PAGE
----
The Eagle Avenue overpass along the Southern State Parkway, in 2020.

The Eagle Avenue overpass along the Southern State Parkway, in 2020. Credit: Johnny Milano

Proposed legislation would clear the way for new safety measures — including speed cameras and increased police enforcement — along the Southern State Parkway.

The 25.5-mile parkway, where a 17-year-old high school student most recently died, could be designated “a highway safety corridor,” under legislation proposed by Assemb. Michaelle Solages (D-Elmont).

This would allow state agencies and law enforcement to fast-track possible remedies, including increased enforcement, doubling of fines, adding more traffic signs and speed cameras. There were 229 people killed on the Southern State from 2002 to 2021.

“Every person should be able to arrive to their destination in a safe manner. And we have to ensure that we are doing that because I just can't see another gravesite memorial as I'm driving down that road,” said Solages, who also introduced similar bills last year and in 2021. The bill was recently modified.

Makeshift crosses and other tributes are visible alongside the parkway, with more added since last year.

Studies would need to be conducted to determine what measures would be suitable, including for speed enforcement, Solages said. Currently state law allows for camera speed enforcement in work zones, Solages said.

If speed cameras on the Southern State move forward, the bill would require signs to alert drivers they are entering and exiting “safety corridor-electronic speed enforcement” with fines doubling in that area.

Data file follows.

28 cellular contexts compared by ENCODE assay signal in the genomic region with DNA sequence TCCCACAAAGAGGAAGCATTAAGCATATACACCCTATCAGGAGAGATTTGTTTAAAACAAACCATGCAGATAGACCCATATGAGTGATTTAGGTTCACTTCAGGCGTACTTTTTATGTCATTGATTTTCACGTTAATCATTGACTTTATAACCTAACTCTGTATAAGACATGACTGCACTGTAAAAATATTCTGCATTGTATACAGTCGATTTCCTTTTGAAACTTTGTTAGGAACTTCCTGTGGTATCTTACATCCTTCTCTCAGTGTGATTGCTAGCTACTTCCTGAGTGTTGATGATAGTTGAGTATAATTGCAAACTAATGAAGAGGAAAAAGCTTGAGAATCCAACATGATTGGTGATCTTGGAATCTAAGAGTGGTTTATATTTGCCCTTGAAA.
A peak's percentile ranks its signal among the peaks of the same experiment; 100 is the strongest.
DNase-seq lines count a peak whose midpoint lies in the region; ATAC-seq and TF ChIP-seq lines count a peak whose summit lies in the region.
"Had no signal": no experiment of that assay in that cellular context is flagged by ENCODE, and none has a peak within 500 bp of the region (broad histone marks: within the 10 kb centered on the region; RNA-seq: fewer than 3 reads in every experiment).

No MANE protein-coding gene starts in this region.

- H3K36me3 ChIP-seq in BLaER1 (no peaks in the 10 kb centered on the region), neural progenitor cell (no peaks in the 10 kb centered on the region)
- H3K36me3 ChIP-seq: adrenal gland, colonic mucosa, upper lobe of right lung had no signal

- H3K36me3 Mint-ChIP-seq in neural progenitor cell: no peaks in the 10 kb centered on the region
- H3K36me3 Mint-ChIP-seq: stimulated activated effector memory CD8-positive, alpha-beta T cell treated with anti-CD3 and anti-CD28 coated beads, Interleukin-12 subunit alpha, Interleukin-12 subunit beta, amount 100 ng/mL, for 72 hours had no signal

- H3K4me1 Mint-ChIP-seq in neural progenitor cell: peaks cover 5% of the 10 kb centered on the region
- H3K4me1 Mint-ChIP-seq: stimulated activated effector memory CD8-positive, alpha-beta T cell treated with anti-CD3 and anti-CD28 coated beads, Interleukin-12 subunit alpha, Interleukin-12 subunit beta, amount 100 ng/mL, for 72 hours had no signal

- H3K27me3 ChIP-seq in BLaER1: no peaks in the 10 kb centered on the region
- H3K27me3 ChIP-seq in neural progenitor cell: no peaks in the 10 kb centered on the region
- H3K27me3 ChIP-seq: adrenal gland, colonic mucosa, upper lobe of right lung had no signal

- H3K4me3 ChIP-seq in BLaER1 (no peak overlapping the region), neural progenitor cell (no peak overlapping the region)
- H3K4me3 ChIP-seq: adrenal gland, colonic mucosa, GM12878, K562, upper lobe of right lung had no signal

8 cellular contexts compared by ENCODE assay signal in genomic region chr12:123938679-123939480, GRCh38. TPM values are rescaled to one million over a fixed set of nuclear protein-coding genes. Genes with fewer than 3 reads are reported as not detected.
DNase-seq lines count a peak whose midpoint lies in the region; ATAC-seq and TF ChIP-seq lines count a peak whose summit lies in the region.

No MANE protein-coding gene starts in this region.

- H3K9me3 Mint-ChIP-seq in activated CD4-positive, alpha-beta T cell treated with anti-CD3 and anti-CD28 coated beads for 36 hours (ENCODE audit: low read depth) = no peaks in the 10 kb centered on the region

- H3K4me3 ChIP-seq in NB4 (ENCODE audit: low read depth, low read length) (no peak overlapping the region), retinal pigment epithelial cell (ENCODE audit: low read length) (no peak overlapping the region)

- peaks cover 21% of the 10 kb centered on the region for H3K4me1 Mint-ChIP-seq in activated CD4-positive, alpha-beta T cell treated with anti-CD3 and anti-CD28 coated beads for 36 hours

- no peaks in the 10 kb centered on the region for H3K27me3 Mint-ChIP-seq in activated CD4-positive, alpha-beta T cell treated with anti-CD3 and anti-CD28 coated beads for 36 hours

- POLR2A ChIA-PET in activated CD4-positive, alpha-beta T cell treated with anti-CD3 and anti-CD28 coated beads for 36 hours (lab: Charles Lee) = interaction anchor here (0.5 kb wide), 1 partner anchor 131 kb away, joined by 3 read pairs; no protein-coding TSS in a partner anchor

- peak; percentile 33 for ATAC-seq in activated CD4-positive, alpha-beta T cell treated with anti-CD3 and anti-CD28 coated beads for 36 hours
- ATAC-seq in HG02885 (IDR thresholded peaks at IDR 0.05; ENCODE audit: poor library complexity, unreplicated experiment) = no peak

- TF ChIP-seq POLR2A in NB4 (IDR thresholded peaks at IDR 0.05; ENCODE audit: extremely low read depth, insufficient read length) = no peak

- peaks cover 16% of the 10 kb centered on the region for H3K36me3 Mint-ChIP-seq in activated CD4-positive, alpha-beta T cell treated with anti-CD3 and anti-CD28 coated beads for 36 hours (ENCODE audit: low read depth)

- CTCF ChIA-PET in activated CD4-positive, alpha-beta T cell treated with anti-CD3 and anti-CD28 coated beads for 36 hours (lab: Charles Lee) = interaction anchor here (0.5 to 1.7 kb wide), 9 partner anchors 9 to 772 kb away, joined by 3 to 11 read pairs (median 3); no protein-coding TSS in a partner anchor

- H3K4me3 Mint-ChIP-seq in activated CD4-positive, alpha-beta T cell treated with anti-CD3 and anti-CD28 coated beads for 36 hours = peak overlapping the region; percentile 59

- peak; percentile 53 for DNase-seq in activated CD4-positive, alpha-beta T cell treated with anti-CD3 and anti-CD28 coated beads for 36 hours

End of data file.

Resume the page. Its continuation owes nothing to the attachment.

State Department of Transportation spokesman Glenn Blain said in a statement: "NYSDOT does not take a position on pending legislation."

When Nassau County launched a speed camera program near schools in 2014 it was repealed after public outcry. From September to November of that year the county issued 400,000 tickets worth $24 million.

The counties currently don't operate speed cameras on Long Island.

But in New York City speed cameras around school zones are in effect 24/7. The cameras catch drivers going over the speed limit by more than 10 mph and come with a $50 fine.

On the Southern State last month, Osmar Vasquez, a 17-year-old West Babylon High School student, was the latest person to lose their life in a crash. He was sitting in the front passenger seat of a Nissan Altima and was killed when the driver of the car hit trees after veering off the road between Exits 36 and 37.

A particularly problematic stretch of the roadway between Exits 17 and 32 is dubbed Blood Alley because of the sheer number of collisions.

The section is known for its sharp curves, short acceleration and deceleration ramps and shorter exits, according to the Long Island Contractors’ Association.

Solages hopes enforcement and signage will help curb speeding and other dangerous behavior, such as distracted driving.

Robin Blackwood Smith, who lost her daughter, Ashlee Tessono, in a 2019 crash on the Southern State, is unsure whether additional enforcement and ticketing is the answer, but will accept anything that “can save someone’s life,” she said.

“We’ll have to put it to the test and statistics will show whether it works,” said Blackwood-Smith.

Assemb. David McDonough (R-Merrick), a member of the Assembly Transportation Committee, said he lives two blocks from the parkway and has fielded many traffic concerns through the years. He feels any action will help “deter” reckless driving and supports the bill.

The Southern State handles nearly 200,000 cars daily in Nassau County and 130,000 cars through western Suffolk, according to a report released by the Contractors’ Association last year.

There were 15,768 crashes on the Southern State linked to property damage and another 8,443 resulting in injury from 2012  to 2019, the association found.

“It seems like every month there is another fatality on that roadway,” said Marc Herbst, executive director of the Long Island Contractors' Association.

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